Terror groups attempted to sabotage an Israeli offshore platform in the summer of 2014, National Security Adviser Yossi Cohen told a Knesset hearing on Sunday, during a discussion about the controversial natural gas deal.
- Egypt to appeal order to pay Israel $1.76 billion for halting gas supplies
- Thousands protest natural gas plan across Israel
- Don’t support the natural gas deal by bashing women
“During Operation Protective Edge there were attempts to hit a drilling platform, and to our relief the weapon used was not precise enough to hit the rig,” Cohen told a session of the Knesset Economic Affairs Committee, referring to the war in the Gaza Strip last year.
He went on to warn that “the weapons that are in the hands of the terror organizations that surround us today are already far more sophisticated and precise, making us more vulnerable now.”
In addition to the importance of dealing with redundant infrastructure and installing backup systems on the rigs in the event of technical failure or sabotage, Cohen stressed the NSC’s focus on geopolitics with respect to the sale of Israel's natural gas reserves.
“Israel’s place in the Middle East is increasingly challenged, and it will be reinforced by cooperation with our neighbors, particularly Egypt, Jordan, Cyprus, Greece and Turkey. It is in our interest to forge strategic economic relationships with these states,” he explained.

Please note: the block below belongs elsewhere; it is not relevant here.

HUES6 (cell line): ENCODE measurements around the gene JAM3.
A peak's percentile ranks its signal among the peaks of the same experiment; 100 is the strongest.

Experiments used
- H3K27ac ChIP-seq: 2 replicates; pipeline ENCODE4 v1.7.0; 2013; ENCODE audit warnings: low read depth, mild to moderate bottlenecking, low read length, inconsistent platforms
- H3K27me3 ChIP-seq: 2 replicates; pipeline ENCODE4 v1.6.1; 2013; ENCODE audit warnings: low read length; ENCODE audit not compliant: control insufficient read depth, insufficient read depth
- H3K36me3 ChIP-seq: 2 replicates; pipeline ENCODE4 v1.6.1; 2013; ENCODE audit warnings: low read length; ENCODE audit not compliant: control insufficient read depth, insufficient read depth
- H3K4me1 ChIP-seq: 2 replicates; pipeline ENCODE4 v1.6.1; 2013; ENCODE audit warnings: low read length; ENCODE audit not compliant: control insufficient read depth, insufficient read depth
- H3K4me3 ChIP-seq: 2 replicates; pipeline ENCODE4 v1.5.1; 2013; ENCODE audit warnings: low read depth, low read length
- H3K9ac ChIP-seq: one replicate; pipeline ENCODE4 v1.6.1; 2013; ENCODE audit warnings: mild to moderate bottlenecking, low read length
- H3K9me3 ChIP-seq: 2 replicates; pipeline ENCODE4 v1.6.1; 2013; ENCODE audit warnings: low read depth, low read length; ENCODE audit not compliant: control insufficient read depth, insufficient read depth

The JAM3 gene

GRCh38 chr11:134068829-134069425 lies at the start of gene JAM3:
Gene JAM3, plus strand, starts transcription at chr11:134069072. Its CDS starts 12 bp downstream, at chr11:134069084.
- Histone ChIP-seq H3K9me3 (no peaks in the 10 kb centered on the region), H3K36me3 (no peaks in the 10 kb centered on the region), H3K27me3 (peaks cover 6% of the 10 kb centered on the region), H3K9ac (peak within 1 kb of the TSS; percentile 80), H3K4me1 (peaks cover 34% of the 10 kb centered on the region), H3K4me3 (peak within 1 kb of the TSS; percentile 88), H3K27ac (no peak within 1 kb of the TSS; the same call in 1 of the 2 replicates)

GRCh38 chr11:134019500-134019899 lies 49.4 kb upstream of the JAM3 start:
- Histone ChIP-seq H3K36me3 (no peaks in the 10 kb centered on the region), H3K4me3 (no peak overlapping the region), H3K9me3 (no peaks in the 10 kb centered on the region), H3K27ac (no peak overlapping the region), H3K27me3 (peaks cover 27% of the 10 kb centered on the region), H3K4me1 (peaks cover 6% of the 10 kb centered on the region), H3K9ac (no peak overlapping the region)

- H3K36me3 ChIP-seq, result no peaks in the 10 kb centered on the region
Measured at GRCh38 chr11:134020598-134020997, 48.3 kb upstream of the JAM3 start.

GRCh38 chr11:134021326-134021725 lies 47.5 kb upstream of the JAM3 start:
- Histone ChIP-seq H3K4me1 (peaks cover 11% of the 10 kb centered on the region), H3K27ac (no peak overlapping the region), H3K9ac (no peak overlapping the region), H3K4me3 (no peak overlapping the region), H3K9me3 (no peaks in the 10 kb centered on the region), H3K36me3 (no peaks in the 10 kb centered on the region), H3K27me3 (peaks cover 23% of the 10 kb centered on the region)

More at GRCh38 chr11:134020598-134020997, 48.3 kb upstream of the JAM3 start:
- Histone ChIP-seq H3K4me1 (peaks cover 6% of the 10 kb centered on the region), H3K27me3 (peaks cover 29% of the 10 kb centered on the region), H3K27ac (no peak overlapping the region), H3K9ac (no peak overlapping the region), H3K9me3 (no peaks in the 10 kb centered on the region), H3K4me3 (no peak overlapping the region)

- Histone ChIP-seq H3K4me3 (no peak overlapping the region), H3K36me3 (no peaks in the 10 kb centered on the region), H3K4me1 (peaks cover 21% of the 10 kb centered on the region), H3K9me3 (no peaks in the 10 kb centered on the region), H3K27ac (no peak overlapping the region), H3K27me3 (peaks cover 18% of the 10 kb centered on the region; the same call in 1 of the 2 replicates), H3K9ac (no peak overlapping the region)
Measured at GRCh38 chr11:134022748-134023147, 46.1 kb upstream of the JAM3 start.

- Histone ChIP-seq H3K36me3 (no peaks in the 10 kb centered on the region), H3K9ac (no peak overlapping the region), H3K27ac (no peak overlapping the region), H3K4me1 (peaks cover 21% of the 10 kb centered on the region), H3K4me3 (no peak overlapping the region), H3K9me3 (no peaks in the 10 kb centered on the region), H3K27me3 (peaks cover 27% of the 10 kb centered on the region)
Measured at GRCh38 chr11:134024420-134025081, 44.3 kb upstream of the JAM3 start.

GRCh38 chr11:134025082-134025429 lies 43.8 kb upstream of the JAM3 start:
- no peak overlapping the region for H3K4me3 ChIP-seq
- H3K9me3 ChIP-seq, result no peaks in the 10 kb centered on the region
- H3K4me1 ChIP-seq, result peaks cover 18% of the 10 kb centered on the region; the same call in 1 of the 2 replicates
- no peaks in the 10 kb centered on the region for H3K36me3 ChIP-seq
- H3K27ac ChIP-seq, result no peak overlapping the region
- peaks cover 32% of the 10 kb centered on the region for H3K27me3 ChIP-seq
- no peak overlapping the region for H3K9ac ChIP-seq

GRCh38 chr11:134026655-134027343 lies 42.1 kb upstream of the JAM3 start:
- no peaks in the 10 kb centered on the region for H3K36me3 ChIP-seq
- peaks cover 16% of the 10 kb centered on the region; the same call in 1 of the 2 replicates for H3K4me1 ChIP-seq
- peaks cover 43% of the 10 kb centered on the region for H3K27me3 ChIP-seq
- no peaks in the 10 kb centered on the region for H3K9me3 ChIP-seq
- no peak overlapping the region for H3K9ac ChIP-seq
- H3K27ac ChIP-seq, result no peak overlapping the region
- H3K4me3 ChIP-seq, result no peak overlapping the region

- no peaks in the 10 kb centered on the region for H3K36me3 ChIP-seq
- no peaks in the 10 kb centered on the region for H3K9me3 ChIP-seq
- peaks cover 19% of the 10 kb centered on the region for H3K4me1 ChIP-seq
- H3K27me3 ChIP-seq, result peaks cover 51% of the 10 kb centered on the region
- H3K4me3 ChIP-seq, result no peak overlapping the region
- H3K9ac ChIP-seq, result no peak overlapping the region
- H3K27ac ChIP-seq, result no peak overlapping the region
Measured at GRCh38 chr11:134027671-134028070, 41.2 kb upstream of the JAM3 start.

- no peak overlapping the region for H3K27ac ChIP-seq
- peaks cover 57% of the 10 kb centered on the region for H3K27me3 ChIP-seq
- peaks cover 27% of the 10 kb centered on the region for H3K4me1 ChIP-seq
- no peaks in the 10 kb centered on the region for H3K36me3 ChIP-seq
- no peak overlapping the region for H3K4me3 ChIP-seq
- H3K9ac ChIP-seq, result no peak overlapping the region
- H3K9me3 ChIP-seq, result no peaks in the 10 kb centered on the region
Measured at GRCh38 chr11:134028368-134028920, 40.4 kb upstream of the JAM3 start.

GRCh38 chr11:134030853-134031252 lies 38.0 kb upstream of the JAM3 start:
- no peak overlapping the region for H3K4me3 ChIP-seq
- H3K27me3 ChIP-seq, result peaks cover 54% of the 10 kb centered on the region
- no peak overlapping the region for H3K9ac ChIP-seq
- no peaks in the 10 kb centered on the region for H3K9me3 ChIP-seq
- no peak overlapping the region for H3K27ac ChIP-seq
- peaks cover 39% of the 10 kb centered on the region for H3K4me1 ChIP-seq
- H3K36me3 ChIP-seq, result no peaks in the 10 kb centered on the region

MK Shelly Yacimovich (Zionist Union) asked Cohen why the NSC supports the deal with the gas partners if it rejects the directives with respect to increasing infrastructure redundancy, waives the requirement to lay a second gas pipeline to the shore, and permits the export of gas from the Tamar gas field even before the Leviathan field is in operation.
Cohen replied that it was not the mandate of the NSC to judge whether the agreement with the partners is a good one.
“For me, it is important to extract the gas as soon as possible and to take care of our relations with the other states. We also face the resumption of negotiations on defense aid to Israel because our natural gas industry ... is expensive to protect. The greater the cash reserves that are made available due to the sale of gas exports," Cohen said, "the easier it will be to shoulder the burden of protecting the field.”
In response, Yacimovich retorted: “That’s absurd. In a minute we’ll be hearing that taxes should be raised in order to fill the state coffers.”